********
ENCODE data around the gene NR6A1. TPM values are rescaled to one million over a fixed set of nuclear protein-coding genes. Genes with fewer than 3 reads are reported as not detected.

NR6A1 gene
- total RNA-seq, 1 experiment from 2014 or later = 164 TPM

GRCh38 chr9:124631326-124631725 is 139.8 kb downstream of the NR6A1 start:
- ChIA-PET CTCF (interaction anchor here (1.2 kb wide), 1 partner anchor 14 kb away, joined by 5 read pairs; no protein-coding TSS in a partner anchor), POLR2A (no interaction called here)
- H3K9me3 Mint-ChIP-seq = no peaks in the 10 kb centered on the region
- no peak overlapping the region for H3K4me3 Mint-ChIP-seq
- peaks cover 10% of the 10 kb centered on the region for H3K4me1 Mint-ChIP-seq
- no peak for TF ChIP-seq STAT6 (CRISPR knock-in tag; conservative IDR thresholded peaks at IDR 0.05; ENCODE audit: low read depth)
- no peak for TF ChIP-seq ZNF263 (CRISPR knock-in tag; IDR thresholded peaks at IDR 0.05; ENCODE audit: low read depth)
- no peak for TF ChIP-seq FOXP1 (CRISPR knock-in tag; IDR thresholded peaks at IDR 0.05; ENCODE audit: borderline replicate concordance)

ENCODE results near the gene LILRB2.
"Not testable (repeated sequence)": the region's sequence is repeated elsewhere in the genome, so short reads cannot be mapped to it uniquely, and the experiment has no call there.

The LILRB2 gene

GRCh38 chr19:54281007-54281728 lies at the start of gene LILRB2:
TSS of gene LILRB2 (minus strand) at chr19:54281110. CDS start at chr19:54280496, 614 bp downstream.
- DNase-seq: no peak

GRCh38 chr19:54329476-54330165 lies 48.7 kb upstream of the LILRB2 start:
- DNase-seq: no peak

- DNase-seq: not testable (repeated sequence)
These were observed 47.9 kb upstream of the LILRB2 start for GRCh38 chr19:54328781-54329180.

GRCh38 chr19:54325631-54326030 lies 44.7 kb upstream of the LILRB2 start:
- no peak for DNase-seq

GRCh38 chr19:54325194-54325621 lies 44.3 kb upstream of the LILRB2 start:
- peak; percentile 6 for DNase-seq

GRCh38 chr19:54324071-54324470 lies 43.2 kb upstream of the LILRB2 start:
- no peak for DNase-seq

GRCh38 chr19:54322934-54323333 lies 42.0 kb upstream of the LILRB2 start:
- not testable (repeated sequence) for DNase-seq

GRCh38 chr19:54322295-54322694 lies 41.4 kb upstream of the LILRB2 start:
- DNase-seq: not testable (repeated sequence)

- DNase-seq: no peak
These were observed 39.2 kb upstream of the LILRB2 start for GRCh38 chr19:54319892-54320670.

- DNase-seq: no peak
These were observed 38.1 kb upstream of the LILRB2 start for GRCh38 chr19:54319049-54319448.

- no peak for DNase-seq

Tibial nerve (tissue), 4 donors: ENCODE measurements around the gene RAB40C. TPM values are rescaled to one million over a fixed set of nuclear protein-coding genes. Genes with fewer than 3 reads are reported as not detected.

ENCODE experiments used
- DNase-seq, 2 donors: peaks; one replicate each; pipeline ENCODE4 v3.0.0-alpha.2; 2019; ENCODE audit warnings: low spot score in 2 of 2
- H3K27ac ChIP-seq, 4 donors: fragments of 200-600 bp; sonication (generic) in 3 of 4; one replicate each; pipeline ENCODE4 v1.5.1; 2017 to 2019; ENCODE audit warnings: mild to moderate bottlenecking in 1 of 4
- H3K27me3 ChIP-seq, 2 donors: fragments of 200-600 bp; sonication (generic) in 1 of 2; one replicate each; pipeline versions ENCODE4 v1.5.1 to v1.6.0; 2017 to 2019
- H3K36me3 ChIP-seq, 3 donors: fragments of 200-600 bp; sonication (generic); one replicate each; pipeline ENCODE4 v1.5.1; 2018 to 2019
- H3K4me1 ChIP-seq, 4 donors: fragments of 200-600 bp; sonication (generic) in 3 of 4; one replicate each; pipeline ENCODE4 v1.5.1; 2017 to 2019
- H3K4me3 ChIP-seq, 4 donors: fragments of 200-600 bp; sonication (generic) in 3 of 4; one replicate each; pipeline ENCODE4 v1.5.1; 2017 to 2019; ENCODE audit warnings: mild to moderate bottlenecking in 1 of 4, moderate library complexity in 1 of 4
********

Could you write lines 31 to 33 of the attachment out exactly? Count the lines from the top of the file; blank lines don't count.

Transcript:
- DNase-seq: not testable (repeated sequence)

- DNase-seq: no peak
These were observed 39.2 kb upstream of the LILRB2 start for GRCh38 chr19:54319892-54320670.